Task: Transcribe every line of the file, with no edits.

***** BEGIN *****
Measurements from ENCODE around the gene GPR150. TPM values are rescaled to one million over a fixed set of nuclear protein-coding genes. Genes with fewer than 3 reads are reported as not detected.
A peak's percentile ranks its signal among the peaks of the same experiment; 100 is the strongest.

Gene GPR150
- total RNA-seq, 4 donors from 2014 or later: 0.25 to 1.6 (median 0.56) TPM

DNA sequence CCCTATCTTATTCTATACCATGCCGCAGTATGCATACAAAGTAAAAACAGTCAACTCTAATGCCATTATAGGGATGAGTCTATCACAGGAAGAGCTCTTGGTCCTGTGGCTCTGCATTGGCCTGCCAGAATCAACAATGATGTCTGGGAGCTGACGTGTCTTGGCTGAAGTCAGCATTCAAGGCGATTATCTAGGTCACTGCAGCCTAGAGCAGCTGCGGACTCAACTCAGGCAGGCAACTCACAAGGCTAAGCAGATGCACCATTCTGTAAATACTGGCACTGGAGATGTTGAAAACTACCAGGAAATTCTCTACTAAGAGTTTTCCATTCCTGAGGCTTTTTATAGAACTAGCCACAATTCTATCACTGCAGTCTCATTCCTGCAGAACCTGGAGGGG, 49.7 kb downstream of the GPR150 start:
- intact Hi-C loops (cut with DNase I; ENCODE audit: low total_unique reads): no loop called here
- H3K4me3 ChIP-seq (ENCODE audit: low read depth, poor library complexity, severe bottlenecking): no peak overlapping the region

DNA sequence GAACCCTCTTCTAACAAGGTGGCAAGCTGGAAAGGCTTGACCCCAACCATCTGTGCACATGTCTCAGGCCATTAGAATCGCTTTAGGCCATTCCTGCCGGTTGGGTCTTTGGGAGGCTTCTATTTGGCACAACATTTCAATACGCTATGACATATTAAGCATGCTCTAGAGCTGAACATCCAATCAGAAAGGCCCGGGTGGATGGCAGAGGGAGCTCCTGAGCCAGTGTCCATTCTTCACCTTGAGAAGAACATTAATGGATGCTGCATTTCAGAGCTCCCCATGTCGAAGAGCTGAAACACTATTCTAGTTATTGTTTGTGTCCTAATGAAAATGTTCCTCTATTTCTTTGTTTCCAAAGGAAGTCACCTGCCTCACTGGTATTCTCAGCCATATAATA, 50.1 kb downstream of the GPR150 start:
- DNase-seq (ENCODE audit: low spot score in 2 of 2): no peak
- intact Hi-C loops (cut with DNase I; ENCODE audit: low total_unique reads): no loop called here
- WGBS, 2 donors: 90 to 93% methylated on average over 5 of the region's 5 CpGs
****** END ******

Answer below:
Measurements from ENCODE around the gene GPR150. TPM values are rescaled to one million over a fixed set of nuclear protein-coding genes. Genes with fewer than 3 reads are reported as not detected.
A peak's percentile ranks its signal among the peaks of the same experiment; 100 is the strongest.

Gene GPR150
- total RNA-seq, 4 donors from 2014 or later: 0.25 to 1.6 (median 0.56) TPM

DNA sequence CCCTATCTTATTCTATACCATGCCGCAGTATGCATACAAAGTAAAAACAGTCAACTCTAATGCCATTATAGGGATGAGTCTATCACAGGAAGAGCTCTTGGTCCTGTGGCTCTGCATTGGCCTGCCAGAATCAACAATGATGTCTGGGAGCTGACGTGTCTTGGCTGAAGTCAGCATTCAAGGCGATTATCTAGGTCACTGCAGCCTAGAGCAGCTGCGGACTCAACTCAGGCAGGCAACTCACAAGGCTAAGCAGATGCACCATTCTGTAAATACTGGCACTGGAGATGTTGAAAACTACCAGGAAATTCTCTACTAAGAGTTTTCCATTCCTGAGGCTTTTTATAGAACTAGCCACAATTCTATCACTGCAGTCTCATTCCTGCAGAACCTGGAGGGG, 49.7 kb downstream of the GPR150 start:
- intact Hi-C loops (cut with DNase I; ENCODE audit: low total_unique reads): no loop called here
- H3K4me3 ChIP-seq (ENCODE audit: low read depth, poor library complexity, severe bottlenecking): no peak overlapping the region

DNA sequence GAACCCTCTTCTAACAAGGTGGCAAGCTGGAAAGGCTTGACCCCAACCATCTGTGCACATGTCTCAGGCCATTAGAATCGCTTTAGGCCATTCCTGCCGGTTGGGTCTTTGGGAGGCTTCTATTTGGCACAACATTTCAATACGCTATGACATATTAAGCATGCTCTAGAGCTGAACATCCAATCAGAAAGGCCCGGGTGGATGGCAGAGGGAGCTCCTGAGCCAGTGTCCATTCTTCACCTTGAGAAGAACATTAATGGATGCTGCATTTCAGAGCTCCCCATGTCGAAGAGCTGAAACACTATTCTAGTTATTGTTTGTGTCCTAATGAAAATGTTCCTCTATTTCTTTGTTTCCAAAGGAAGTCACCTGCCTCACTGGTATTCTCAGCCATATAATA, 50.1 kb downstream of the GPR150 start:
- DNase-seq (ENCODE audit: low spot score in 2 of 2): no peak
- intact Hi-C loops (cut with DNase I; ENCODE audit: low total_unique reads): no loop called here
- WGBS, 2 donors: 90 to 93% methylated on average over 5 of the region's 5 CpGs